The first half featured Malone (left back) and Batth (centre back) in a back four alongside George Elokobi (centre half) and Richard Stearman (right back).

Greg Halford played right midfield, with Ashley Hemmings on the left wing, with Dave Edwards and Kevin Foley in the middle.

Sylvan Ebanks Blake and Sam Vokes led the line and looked particularly impressive in doing so.

A cynic on Twitter bemoaned six defenders in the starting XI against a piss poor Walsall side. I hadn’t noticed at first, but he needn’t have grumbled.

We looked comfortable and inventive right from the moment we won a string of corners in the first couple of minutes.

So comfortable infact, that George Elokobi could afford a touch of swagger, in between some hearty words of encouragement of his partner Batth.

While the young defender wasn’t troubled much, it was great to see him in a Wolves shirt, looking strong and assured.

But it was Malone who really shone at left back, getting up and down the pitch with all the eagerness of a young whippersnapper.

Meanwhile, Ashley Hemmings looked a bag of tricks ahead of him, showing lightning quick feet and a rapid turn of pace.

It was great to see him opening the scoring, and was worth a bet too, as he smashed in goal after goal in the pre-match warm up in front of us all.

Halford – another to look extremely assured – whipped in a beauty of a cross, which Hemmings headed home with aplomb after 10mins. It was good to be back!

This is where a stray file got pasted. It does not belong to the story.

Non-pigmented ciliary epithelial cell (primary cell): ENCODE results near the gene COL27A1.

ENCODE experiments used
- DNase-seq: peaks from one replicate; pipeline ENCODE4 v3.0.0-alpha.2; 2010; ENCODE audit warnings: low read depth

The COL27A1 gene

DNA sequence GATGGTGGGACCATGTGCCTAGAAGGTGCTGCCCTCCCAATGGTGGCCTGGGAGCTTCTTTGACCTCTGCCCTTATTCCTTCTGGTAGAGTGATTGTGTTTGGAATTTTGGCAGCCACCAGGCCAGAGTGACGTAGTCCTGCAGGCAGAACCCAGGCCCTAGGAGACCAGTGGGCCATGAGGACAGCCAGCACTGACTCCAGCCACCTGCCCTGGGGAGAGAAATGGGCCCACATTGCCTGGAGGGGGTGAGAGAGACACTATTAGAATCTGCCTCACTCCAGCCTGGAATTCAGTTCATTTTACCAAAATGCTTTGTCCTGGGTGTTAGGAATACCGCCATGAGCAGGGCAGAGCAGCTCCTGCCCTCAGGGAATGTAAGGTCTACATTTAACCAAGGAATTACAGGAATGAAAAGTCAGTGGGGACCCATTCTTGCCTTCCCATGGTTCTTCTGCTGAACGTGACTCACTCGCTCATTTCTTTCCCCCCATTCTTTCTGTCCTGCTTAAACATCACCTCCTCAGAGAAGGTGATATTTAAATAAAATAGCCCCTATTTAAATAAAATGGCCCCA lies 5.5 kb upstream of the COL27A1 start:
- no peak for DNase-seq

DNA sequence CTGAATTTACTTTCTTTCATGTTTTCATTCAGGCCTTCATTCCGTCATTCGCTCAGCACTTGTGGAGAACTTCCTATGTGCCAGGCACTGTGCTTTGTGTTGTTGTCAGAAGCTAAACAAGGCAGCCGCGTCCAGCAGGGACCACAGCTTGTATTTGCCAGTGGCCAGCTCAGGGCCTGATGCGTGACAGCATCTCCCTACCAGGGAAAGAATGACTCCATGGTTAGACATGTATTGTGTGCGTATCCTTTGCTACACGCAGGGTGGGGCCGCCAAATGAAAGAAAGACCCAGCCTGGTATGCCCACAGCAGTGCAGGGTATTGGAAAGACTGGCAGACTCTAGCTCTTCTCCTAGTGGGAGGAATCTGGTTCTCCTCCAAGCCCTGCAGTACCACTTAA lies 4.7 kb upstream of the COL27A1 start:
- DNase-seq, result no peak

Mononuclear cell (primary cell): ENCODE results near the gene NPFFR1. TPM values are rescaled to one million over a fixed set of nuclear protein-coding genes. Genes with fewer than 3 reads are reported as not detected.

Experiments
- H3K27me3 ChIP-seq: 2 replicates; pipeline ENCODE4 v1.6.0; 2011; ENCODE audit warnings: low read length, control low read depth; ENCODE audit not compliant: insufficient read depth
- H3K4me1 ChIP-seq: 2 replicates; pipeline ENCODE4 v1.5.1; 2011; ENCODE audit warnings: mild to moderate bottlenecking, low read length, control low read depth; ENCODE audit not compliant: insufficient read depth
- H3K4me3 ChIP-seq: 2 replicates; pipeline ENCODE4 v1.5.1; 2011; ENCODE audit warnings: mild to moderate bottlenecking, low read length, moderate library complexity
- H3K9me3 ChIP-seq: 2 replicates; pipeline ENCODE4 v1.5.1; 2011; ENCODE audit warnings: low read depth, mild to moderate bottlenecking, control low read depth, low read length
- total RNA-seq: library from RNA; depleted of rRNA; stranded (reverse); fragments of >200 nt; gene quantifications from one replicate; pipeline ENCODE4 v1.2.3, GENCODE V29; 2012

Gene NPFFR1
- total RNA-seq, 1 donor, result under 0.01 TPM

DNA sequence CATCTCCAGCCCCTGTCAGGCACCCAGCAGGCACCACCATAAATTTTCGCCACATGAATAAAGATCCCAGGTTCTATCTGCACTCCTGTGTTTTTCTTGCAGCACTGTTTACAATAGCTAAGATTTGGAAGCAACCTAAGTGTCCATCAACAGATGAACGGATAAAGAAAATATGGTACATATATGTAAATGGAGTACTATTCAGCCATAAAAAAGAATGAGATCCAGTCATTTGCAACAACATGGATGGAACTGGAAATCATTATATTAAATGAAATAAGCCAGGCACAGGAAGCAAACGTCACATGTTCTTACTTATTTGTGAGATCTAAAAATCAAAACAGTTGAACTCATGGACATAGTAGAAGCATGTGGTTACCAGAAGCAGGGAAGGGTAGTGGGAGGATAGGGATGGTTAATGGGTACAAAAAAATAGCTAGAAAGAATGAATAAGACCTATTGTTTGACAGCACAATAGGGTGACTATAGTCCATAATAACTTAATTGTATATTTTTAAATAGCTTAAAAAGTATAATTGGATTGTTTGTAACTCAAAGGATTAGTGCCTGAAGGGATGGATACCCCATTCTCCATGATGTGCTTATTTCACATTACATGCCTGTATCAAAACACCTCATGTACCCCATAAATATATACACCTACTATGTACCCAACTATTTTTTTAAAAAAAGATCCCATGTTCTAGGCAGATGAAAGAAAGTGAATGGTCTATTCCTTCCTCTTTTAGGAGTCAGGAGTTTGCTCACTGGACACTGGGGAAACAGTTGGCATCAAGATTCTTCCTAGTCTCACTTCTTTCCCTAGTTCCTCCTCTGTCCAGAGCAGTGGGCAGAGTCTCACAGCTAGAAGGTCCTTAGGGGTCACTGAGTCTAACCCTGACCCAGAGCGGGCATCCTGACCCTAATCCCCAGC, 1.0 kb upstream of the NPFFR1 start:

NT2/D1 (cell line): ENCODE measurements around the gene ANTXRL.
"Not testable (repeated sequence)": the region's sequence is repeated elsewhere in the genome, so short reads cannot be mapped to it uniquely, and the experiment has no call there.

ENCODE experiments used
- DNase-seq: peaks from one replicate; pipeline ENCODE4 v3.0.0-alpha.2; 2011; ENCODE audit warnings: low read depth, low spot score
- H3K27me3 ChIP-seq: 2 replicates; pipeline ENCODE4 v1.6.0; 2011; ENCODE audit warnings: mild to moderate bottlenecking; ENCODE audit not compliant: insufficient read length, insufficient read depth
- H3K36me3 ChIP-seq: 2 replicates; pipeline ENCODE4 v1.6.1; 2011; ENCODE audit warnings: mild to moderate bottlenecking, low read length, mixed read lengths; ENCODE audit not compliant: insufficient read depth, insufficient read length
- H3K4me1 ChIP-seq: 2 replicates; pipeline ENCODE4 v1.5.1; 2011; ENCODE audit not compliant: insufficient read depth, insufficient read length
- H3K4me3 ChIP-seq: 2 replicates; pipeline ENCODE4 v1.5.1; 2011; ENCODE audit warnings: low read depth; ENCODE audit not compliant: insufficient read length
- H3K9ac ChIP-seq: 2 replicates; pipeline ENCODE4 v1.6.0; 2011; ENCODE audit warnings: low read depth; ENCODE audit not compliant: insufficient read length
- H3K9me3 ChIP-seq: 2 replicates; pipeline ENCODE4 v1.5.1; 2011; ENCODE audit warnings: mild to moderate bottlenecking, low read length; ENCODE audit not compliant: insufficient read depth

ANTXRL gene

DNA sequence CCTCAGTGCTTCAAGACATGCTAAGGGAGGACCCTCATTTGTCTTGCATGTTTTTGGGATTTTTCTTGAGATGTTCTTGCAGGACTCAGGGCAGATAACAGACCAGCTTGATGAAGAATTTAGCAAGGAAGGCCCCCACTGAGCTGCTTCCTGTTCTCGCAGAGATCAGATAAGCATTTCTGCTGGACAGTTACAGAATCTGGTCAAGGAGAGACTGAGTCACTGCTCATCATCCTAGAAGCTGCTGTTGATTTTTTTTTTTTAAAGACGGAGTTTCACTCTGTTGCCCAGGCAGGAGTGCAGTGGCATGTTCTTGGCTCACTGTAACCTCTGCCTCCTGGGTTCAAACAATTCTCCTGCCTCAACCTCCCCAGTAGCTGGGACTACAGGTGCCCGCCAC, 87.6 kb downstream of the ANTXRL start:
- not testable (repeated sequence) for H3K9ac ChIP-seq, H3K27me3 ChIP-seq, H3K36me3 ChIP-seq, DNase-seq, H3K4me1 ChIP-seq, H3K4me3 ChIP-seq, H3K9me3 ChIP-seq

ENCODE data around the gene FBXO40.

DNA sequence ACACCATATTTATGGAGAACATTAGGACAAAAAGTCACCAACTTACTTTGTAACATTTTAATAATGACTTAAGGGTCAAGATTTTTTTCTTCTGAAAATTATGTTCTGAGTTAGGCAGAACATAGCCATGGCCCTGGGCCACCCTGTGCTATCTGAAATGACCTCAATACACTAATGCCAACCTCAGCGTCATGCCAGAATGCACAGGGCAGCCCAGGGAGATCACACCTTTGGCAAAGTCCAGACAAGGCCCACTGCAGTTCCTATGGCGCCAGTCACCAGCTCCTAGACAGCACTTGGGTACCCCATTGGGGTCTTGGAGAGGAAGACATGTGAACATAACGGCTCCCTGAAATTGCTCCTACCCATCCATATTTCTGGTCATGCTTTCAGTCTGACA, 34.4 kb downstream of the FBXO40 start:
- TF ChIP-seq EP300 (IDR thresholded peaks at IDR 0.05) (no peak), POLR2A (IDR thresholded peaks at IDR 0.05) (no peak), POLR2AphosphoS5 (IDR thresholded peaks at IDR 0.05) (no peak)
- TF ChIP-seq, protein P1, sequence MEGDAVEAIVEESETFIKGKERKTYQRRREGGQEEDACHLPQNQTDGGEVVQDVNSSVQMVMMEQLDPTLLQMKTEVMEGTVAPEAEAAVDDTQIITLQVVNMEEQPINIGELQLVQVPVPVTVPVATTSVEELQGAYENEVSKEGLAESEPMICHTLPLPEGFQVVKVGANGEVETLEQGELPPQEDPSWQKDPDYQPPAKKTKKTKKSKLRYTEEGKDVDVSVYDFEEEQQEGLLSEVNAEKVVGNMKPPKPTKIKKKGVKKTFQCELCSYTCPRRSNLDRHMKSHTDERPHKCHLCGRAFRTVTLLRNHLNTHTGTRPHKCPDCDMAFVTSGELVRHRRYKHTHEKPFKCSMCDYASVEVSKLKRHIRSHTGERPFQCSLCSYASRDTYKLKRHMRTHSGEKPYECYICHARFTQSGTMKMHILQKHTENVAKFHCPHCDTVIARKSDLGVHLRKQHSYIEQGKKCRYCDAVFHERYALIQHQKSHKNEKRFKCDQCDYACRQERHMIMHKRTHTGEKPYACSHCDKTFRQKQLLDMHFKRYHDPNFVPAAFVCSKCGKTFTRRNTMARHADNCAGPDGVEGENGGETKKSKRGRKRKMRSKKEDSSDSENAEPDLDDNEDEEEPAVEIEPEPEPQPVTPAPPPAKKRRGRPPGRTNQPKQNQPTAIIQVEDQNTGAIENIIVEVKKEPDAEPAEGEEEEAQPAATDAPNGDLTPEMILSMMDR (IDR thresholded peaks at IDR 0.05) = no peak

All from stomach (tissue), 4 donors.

Then Malone stole the limelight, working a space on the left and crossing for Vokes to slot away, in front of that seething mass of Walsall fans. (all 10 of them)

Vokes then underlined his lean, mean new demeanour with a stylish finish before half time, rounding the keeper with some composure.

Then it was left to the same team to impress us all over again in the second half, attacking us away fans behind the goal.

The biggest roar of the night came when SEB capped a fine individual performance with a goal that had shades of the Charlton Athletic about it.

Okay, he didn’t pull off that cheeky backheel trick like he did at the Valley, but he collected a flick-on by Halford in the same area of the pitch, muscled past his defender, and powered in a snorter from a tight angle.

He looked like the old Sylvan we know and love, and if the goal was good, his all round play was equally impressive. Definite man-of-the-match contender.

Then it was time for a raft of subs. One of which, Sam Winnall, looked like he had been playing in the team all his life.

After a year out with a knee injury, I didn’t have a clue who he was at first, but I think we may be seeing him a lot more in the future.